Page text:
Senate report: Systematic failures at VA watchdog led to veterans’ deaths
A Senate committee released a scathing report on Tuesday criticizing a government watchdog for failing to prevent deaths at a Department of Veterans Affairs medical center in Wisconsin known as “Candy Land” for its alleged overpresription of drugs.
The VA Office of the Inspector General withheld a case from the public, ignored key evidence, had no standard for substantiating allegations and lacked independence and transparency while investigating allegations of overprescribing, the 359-page report from the Senate Homeland Security and Governmental Affairs Committee said.
The report faulted the inspector general for prolonging the VA’s problems and allowing preventable deaths to continue. Separately, it found systematic failures by several other agencies, including the FBI, DEA and the VA, for their handling of the Tomah, Wis. medical center.
“Perhaps the greatest failure to identify and prevent the tragedies at the Tomah VAMC was the VA Office of Inspector General’s two-year health care inspection of the facility,” the report says.
“The VA OIG dedicated considerable resources to examining allegations of opioid overprescription, abuse of authority and other misconduct at the facility. … Yet, the product of this intensive effort was just an eleven-page administrative closure, which did not substantiate a majority of the allegations and was not publicly issued.”
In written testimony to the committee, current inspector general Michael Missal, who did not work there during the time at issue, said his office has learned from issues in Tomah.
“My office has learned important lessons from the Tomah healthcare inspections that should help us better meet our mission going forward,” said Missal, who was sworn in on May 2. “The changes that we have made should increase the confidence that veterans, veterans service organizations, Congress and the American public have in the OIG.”
The committee’s investigation stemmed from news in 2015 of the death of Jason Simcakoski, a 35-year-old Marine veteran.
Simcakoski died of “mixed drug toxicity” five months after the inspector general closed its investigation without substantiating the allegations of overprescribing.
But the Tomah center was so well-known for its easy access to prescription medications that it was nicknamed Candy Land for at least a decade, according to the committee report. The facility’s chief of staff, David Houlihan, was known as the Candy Man.
After news of Simcakoski’s death, VA officials conducted another investigation and ousted Houlihan.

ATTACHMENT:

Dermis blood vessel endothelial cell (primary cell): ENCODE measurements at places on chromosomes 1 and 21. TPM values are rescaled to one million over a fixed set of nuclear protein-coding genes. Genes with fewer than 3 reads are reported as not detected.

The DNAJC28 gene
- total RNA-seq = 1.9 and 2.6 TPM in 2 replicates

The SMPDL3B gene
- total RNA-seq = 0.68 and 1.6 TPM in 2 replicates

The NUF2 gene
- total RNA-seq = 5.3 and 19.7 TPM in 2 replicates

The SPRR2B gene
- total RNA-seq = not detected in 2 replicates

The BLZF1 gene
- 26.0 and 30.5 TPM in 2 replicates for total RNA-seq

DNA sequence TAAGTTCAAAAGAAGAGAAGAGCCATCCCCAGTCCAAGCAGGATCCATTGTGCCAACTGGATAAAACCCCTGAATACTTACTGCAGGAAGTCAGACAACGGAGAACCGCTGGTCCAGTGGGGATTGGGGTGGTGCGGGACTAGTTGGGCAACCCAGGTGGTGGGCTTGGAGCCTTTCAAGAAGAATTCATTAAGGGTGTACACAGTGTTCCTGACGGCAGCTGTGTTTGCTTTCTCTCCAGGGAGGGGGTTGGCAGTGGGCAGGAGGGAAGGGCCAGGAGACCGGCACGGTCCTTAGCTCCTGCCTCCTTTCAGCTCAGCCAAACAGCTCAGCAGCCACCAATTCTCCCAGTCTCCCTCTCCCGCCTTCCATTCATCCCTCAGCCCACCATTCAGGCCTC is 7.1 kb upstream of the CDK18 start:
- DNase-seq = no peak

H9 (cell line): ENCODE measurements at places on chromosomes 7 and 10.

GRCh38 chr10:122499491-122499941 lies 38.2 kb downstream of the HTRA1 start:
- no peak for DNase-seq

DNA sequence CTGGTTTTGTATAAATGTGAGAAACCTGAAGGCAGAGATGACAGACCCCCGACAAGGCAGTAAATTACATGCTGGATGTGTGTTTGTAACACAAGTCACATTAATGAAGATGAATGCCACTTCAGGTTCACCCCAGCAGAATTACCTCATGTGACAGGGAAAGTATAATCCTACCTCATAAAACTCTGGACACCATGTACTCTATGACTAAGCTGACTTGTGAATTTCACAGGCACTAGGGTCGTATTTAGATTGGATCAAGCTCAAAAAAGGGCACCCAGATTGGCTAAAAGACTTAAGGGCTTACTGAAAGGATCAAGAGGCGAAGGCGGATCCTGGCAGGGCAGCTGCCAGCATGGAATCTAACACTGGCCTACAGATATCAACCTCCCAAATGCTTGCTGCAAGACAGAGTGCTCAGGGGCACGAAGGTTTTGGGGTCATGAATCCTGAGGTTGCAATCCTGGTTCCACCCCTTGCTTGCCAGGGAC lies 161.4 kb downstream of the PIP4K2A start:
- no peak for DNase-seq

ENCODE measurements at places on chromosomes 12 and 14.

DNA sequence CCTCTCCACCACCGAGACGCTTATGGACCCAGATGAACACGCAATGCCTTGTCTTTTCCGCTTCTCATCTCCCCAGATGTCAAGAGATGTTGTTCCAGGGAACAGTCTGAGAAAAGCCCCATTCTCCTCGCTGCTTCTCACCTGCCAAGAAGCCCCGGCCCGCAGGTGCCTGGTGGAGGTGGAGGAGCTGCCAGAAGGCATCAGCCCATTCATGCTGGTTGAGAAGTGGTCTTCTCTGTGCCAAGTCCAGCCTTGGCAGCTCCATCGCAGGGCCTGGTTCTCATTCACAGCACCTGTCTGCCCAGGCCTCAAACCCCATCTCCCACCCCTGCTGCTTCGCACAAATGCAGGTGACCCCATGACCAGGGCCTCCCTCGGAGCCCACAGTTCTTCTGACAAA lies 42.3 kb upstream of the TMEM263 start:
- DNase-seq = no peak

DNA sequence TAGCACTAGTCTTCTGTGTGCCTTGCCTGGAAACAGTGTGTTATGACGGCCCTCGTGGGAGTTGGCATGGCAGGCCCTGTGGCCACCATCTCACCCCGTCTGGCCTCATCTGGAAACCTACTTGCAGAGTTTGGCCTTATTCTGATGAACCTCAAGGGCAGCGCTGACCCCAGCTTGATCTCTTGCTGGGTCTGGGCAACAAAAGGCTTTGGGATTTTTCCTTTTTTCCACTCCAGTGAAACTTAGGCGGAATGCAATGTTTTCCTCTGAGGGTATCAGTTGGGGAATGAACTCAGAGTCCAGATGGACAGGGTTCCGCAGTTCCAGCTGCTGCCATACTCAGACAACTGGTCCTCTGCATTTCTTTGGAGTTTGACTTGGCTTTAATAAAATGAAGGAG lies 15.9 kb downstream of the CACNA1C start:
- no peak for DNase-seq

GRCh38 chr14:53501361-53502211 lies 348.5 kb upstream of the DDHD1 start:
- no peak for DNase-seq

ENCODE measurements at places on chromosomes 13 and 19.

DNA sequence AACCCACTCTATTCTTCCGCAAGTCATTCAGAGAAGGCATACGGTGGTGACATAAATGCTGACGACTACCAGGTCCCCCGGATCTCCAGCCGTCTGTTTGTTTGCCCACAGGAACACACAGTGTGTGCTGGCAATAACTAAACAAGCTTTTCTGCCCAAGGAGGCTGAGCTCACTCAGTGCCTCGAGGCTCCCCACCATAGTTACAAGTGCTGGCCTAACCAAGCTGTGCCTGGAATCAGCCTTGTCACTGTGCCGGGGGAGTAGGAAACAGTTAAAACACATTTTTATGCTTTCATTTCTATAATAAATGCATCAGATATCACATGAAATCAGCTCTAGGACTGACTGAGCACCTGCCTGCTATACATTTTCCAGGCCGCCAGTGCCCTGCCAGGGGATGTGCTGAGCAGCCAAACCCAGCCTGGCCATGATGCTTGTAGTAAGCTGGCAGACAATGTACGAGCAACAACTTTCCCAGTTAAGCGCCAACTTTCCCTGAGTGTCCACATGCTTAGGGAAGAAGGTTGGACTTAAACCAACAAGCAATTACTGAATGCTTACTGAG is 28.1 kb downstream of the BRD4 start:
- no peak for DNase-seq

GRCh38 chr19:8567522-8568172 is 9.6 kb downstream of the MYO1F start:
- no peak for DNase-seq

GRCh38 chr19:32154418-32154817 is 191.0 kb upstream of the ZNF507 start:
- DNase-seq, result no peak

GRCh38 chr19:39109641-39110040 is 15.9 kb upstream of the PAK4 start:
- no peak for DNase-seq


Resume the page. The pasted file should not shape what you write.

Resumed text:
“In just three months, the VA investigated and substantiated a majority of the allegations that the VA OIG could not substantiate after several years,” the report says.
The inspector general repeatedly ignored complaints about patient care, according to the report. For example, in 2009, the employees union raised concerns about overprescribing and gave the inspector general a package of documents about their concerns. But the inspector general canceled a meeting with the union, and it’s unclear if the office ever conducted an investigation based on the union’s concerns, the report says.
In another example, in 2011, the inspector general got anonymous complaints about over-prescription, referred it to the VA’s regional office and closed the case.
When an investigation was done, the inspector general decided to administratively close the case after reviewing 200,000 employee emails, interviewing with several employees, reviewing patient information, issuing at least one subpoena and surveilling Houlihan.
The administrative closure means a report was never released publically, and the inspector general’s ability to follow up on recommendations was limited.
“Because the VA OIG did not publish this closure, other patients of the Tomah VAMC—veterans like Thomas Baer—did not know the facility was at the center of an OIG inspection,” the report says, referring to a patient who died in 2015 of an apparent stroke while waiting two hours to be seen.
The report also slammed the inspector general for not having clear standards to substantiate claims, which the report says could compromise the office’s independence.
Further, the inspector general also appeared to ignore issues found by the investigation that didn’t line up with specific complaints sent to a hotline. For example, officials who interviewed Houlihan and another clinician believed the two were under the influence of drugs or alcohol based on constricted pupils, slurred speech and other factors.
The investigators told their superiors, according to the report, but there was no follow up, and the 11-page administrative closure makes no mention of the alleged impairment.
Sen. Ron Johnson (R-Wis.), chairman of the committee, said the lack of transparency and an independent watchdog were the main “culprits” in the issues at Tomah.
“Now that appropriate oversight and publicity have occurred, those responsible for these tragedies have been held accountable,” he said in a written statement. “They no longer work for the VA, and can do no further harm to veterans. I look forward to working with VA officials and the new VA inspector general that I was proud to help confirm to enact necessary reforms to prevent tragedies like what occurred at the Tomah from ever happening again.”
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